Thursday, February 11, 2010

The Baltic Amber Lion of the Royal Tomb of Qatna (ca. 1340 BC, today in Syria) has Amber Connections to Mycenae, Ugarit and the Tomb of Tutankhamun

Baltic Amber in the Royal Tombs of Qatna, Mycenae, Ugarit and the Tomb of Tutankhamun?

"The Treasures of Ancient Syria – Discovery of the Kingdom of Qatna”

is of interest in this regard.

Having started October 17, 2009 and running until March 15, 2010
"one-of-a-kind objects from the royal cript are displayed together with finds from the royal cities of Ebla, Mari, Ugarit and Alalakh. “The Treasures of Ancient Syria – Discovery of the Kingdom of Qatna” will run through March 14, 2010 at the Württemberg State Museum in Stuttgart."
The Wikipedia writes about Qatna:
Qatna (Arabic قطنا, modern Tell el-Mishrife, Arabic المشرفة) is an archaeological site in the Wadi il-Aswad, a tributary of the Orontes, 18 km northeast of Homs, Syria. It consists in a tell occupying 1 km², which makes it one of the largest Bronze Age towns in western Syria. The tell is located at the edge of the limestone-plateau of the Syrian desert towards the fertile Homs-Bassin....

Historical geography and trade

In the 2nd Millennium BC trade routes developed connecting Mesopotamia with Cyprus, Crete and Egypt. Qatna was then situated near the end of the road connecting the middle Euphrates valley, for example Mari by way of Tadmor/Palmyra to the Mediterranean. Another route started from Aleppo, left the Euphrates at Emar and led via Halab, Qatna and Hazor to Egypt. The valley of Homs formed a connection to the Mediterranean near the port of Byblos and Tripoli, running between the Lebanon and the Ansari-mountains. Qatna is mentioned in the tin trade, which went from Mari via Qatna to the Mediterranean, Cypriote copper was transported in the other direction. The Mari texts mention cloth, clothing, a certain kind of bows, jewellery, woods, wine and two-wheeled chariots as trade goods reaching Mari via Qatna and partly going on to Babylon. Recent scientific investigation has determined that a carved hollow lion head vessel (circa 1340 BC) found at Qatna was made from amber imported from the Baltic region.[2] This type of amber has also been found in the Mycenae region from the same time period."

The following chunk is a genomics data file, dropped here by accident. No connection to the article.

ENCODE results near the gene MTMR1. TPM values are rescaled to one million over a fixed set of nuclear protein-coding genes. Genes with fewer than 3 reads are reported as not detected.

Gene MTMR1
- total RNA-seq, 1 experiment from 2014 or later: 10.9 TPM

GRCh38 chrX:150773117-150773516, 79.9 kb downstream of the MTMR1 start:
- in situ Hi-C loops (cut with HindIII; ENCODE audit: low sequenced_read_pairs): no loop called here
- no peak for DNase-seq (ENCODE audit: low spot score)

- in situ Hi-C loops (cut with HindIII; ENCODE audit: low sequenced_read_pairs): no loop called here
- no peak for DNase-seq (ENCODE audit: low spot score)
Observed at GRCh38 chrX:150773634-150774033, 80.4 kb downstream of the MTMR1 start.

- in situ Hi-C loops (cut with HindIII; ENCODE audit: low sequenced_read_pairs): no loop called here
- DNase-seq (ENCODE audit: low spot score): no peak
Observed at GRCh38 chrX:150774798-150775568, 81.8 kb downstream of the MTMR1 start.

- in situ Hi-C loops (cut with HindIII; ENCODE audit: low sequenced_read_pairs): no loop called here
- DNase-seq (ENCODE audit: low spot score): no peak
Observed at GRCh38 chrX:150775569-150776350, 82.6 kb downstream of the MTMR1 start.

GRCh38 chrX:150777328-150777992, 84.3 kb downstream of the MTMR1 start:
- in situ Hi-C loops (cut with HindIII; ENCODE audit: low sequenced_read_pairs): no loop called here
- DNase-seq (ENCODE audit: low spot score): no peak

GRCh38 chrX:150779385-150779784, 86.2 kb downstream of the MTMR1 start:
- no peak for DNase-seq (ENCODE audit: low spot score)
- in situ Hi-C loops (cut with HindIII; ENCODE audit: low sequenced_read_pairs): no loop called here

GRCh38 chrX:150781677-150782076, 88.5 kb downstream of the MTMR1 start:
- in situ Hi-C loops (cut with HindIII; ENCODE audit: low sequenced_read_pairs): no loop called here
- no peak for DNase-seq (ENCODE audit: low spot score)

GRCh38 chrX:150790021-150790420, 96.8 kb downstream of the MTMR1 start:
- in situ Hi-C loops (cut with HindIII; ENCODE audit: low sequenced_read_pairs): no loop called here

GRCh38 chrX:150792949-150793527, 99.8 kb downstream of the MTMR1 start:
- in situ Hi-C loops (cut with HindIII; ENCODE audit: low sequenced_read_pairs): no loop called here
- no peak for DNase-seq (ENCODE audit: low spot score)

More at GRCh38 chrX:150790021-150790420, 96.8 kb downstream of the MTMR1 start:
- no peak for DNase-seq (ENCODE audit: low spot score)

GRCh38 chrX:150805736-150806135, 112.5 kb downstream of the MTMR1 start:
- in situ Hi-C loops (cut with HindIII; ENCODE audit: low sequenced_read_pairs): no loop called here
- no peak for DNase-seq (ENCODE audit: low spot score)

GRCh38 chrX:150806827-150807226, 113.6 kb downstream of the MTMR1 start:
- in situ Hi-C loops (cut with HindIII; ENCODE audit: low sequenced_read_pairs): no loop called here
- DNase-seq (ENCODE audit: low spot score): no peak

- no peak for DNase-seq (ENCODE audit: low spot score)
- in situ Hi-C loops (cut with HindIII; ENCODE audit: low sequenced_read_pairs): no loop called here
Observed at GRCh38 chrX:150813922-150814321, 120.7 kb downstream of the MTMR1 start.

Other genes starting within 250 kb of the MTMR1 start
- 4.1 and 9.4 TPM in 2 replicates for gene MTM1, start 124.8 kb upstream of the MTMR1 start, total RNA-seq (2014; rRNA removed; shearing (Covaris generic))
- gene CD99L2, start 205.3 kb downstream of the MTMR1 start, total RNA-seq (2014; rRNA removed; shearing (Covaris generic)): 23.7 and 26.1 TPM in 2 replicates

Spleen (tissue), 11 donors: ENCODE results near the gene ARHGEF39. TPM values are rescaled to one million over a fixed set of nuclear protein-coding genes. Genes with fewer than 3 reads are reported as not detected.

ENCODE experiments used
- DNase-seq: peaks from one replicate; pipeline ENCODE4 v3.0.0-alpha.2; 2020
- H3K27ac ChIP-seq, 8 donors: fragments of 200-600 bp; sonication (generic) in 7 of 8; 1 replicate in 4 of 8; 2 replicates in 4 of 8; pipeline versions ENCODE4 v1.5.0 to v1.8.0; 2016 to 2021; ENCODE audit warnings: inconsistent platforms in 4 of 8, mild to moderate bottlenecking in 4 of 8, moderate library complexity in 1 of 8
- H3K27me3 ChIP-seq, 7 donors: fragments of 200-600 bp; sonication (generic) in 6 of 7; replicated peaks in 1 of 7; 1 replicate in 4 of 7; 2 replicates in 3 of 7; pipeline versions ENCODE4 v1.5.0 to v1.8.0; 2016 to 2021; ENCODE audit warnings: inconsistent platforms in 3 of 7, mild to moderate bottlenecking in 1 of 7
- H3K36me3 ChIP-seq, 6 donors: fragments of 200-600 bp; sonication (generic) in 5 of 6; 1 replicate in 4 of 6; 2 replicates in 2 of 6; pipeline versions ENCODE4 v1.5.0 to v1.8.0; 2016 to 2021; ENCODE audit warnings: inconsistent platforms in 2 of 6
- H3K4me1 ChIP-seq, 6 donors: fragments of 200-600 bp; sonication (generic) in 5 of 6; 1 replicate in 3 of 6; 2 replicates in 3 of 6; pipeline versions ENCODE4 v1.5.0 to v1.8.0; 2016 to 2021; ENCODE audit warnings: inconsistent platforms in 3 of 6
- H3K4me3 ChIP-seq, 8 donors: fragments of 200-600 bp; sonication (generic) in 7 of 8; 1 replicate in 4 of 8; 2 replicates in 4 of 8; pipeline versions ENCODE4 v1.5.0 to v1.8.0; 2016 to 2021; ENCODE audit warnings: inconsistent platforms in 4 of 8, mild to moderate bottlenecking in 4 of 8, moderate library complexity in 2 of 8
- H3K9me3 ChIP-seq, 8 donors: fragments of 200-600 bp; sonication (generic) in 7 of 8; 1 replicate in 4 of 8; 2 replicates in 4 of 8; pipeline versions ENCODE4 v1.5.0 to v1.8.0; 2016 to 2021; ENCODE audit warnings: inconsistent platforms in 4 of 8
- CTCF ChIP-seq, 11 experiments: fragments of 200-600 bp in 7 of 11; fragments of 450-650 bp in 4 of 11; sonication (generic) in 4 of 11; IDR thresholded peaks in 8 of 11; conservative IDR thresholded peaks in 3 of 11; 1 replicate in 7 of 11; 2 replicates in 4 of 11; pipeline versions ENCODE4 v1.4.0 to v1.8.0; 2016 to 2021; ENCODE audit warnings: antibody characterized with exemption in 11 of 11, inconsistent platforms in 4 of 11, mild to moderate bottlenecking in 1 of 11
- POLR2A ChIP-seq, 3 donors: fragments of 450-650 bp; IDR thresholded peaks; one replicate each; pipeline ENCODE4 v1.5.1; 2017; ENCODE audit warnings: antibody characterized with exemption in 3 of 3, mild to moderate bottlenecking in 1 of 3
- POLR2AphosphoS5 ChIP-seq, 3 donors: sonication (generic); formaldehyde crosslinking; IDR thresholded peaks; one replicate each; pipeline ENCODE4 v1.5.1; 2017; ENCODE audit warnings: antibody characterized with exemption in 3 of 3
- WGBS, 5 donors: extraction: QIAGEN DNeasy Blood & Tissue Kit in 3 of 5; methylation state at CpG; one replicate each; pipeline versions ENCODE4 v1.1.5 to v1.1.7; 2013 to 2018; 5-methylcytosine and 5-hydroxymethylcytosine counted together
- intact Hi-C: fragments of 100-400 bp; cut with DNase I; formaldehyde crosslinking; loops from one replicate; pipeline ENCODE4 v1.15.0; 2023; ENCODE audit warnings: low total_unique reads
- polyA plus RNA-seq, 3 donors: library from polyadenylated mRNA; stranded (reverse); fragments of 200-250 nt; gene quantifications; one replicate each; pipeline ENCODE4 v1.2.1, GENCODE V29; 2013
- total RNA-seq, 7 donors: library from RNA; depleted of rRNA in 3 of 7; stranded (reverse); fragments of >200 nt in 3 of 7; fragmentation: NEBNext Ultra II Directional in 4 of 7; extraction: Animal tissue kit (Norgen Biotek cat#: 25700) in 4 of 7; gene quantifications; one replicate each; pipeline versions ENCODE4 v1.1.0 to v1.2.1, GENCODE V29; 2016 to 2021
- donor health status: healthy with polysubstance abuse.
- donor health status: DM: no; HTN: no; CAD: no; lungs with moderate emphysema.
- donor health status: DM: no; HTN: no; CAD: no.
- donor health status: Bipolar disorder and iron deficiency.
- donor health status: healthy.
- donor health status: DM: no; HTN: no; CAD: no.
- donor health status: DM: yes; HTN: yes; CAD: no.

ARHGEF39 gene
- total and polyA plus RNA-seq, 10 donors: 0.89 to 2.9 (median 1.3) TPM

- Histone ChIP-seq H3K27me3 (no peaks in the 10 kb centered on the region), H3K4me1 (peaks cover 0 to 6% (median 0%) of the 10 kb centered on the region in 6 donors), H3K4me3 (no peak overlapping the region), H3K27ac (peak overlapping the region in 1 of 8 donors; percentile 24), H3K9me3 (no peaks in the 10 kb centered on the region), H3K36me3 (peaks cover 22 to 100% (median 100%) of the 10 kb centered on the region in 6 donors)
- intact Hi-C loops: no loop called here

See at in general, The Qatna lion: scientific confirmation of Baltic amber in late Bronze Age Syria, Antiquity, March 1, 2008 by Anna J. Mukherjee, Elisa Rossberger, Matthew A. James, Peter Pfalzner, Catherine L. Higgitt, Raymond White, David A. Peggie, Dany Azar, Richard P. Evershed, where it is written:
"The combined findings of FTIR, py-GC/MS and radiocarbon analysis confirm the Baltic origin of the amber used to fashion these artefacts....

The quantity of amber in the Royal Tomb of Qatna is unparalleled for known second millennium BC sites in the Levant and the Ancient Near East. In Syria, to date, amber beads have only been discovered in small numbers in private graves at Alalakh (Woolley 1955: 203, 208), Mari (Jean-Marie 1999: 119, 120, 122, 144, 151, 153, 158, 162) and at the royal palace of Ugarit where 14 beads were found together with 'Mycenaean objects' (Schaeffer 1939: 100; Caubet 1998: 106). Except for the latter, these have neither been chemically analysed nor discussed in detail making their identification uncertain.

It is at the beginning of the Mycenaean period (early sixteenth century BC) that Baltic amber, almost exclusively in the form of beads, reached the central Mediterranean, occurring in large numbers in the famous Shaft Graves of Mycenae and in a few other high-status burials on the Peloponnes (Harding & Hughes-Brock 1974: 147-8; Harding 1984: 69-87). It remains a matter of debate as to how they came to be in the Aegean and whether amber reached ancient Greece as a raw material or finished product (Harding & Hughes-Brock 1974: 154; Hughes-Brock 1993: 219, 221). While restricted to high status burials in the Mycenaean core area during this period, amber beads were distributed more widely in the fifteenth-thirteenth centuries BC, although the numbers present in any one single burial reduced dramatically (Harding & Hughes-Brock 1974: 149-52). In the fourteenth and thirteenth centuries BC some amber beads reached the Eastern Mediterranean, notably Cyprus, Egypt, Syria and Palestine (Harding & Hughes-Brock 1974; Hughes-Brock 1993; Hood 1993; Todd 1985; 1993). The 41 amber beads found in the Uluburun shipwreck off the Turkish coast, dating to the late fourteenth century BC, can either be interpreted within a context of trade, of gift exchange between royal elites, or as the personal belongings of high-ranking Mycenaeans onboard the vessel (Pulak 2005). A reputed amber bead necklace consisting of around 60 short biconvex to lentoid beads and various other putative amber objects from the tomb of Tutankhamun (Hood 1993), roughly contemporary with the latest phase of use of the Royal Tomb at Qatna, may hint at the high prestige value that was attributed to the material in Egypt at this time."

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